Immunologist warned against thoughtless use of antibiotics for COVID-19

TEL-AVIV, February 12 – RIA Novosti. For the treatment of viral diseases, including COVID, antibiotics are usually ineffective, and their unjustified use is fraught with negative consequences, Israeli immunologist, head of the department at the Israeli clinic Hadassah Ar-Atzofim, Professor Yakov Berkun told RIA Novosti. “Latest research published in in the journal Infection control and hospital epidemiology, showed that only 5-7% of severe patients with coronavirus – we are talking about 5% of hospitalized, and not the whole of the sick – really needed antibiotics, since they developed secondary bacterial diseases, while about 70% of those hospitalized with COVID, if not more, receive antibiotics. That is, ten times more people receive antibiotics than it really is, “Berkun said.

At the same time, mortality from COVID was higher among the group of patients who were prescribed antibiotics, according to studies published by the Elsewier Information Center. The researchers came to this conclusion after studying the results of treatment in Wuhan, and excluding the influence of the severity of the disease on the death.

Such unjustified prescription of antibacterial drugs is fraught with the fact that an increasing number of bacteria develop resistance to existing antibiotics. Penicillin was first used on February 12, 1941 by scientists Howard Florey and Ernst Cheyne to treat a London police officer who was dying of blood poisoning. Then the discovery of a new drug became a scientific breakthrough and a panacea for bacterial infections, for which the creators Howard Florey, Ernst Chain and Alexander Flemming, who first isolated penicillin, received the Nobel Prize in Physiology or Medicine in 1945. Eighty years later, superbugs, whose antibiotic resistance is constantly increasing, pose a serious threat to hospital patients. Therefore, a strict system of monitoring and control over antibacterial drugs has been created in Israeli clinics – doctors cannot prescribe them without special permission.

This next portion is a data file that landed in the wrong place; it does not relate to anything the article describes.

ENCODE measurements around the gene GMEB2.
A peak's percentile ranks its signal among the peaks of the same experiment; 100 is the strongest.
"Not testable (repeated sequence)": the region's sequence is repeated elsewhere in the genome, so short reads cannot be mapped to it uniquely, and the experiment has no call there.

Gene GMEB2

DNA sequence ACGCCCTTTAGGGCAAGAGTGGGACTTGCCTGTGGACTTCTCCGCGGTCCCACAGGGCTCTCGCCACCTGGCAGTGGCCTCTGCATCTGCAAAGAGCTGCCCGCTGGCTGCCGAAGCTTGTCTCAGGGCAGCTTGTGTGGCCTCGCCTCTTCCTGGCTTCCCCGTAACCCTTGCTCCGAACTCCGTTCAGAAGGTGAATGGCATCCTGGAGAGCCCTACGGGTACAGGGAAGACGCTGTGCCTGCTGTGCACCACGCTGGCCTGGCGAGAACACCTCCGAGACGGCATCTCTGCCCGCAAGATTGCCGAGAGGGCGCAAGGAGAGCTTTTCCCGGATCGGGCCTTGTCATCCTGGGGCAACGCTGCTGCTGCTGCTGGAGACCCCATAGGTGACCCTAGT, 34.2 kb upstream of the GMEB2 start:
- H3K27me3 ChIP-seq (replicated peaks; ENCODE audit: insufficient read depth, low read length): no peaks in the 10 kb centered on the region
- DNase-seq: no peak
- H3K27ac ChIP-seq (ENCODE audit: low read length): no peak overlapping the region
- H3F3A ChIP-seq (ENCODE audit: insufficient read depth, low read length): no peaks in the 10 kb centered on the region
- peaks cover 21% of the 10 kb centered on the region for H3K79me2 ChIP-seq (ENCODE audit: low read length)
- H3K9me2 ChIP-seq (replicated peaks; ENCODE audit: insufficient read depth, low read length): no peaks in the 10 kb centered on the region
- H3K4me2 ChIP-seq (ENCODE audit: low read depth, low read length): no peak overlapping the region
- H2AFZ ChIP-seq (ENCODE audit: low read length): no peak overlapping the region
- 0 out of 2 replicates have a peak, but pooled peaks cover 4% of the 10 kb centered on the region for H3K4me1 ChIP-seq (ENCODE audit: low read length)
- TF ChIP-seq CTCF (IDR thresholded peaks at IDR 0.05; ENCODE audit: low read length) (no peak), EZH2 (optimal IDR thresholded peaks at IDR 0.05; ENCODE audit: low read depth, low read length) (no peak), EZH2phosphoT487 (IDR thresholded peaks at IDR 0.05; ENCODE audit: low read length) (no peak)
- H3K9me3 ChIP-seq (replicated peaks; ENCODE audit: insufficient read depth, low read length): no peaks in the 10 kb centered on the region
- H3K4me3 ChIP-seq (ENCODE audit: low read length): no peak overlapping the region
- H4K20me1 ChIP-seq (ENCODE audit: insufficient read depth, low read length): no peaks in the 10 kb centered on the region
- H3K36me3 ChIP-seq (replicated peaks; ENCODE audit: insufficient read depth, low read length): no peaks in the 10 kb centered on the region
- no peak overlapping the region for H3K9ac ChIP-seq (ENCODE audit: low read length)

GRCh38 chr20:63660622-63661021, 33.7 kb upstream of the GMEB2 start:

“I am a professor, the head of the department, I cannot prescribe an antibiotic on my own. I have to explain, I cannot even write it down on a computer, because (this is done) only with the permission of an infectious disease specialist who monitors and issues permits to use such antibiotics. there are already a lot of super-resistant bacteria, “said Berkun. The spread of the coronavirus

Antibiotic treatment unnecessarily leads to a number of negative phenomena, including fungal infection in children, autoimmune diseases, decreased immunity, and disruption of the microbiome (intestinal microflora). However, doctors are constantly under pressure from patients and their relatives.

“I often come across not only concerned parents, but people in general, it's hard for them to hear that you have a viral disease and you don't need to treat it with anything: your body will cope with it. And there is a lot of pressure from both patients and their relatives. And many doctors, unfortunately for a great deal, instead of explaining, follow the lead – of course, it is much easier to write a prescription for an antibiotic to get left behind, “Berkun said.

According to the WHO, about 700 thousand people die annually from super-resistant bacteria, which are not affected by any of the existing drugs. At the same time, it becomes unprofitable for pharmaceutical companies to develop new super-powerful antibiotics, according to Professor Berkun, since they are not widely used and are taken in a short course.

According to the interlocutor of the agency, the reason for the growth of microbial resistance is often an interrupted course of taking the drug. “When people stopped (taking the drug) ahead of time or received a very low dose, they did not seem to finish off the microbe, and everything that does not kill makes them stronger, and thus it also contributes to the emergence of multidrug-resistant microbes,” said Berkun …

Currently, a search is underway for fundamentally different ways to combat pathogenic microbes. “And now they are trying to develop other ways to fight microbes, such as antibodies, phages, in general, other technologies are being developed to attack them differently, but this is much more expensive,” said the professor.

However, a gradual decrease in the effectiveness of existing antibiotics, according to the doctor, will not lead to a worldwide catastrophe or pandemic, since, first of all, superbugs exist within the walls of hospitals, are not transmitted at the same rate as viruses, and practically do not threaten a person with a healthy immune system …

Author: wedocount

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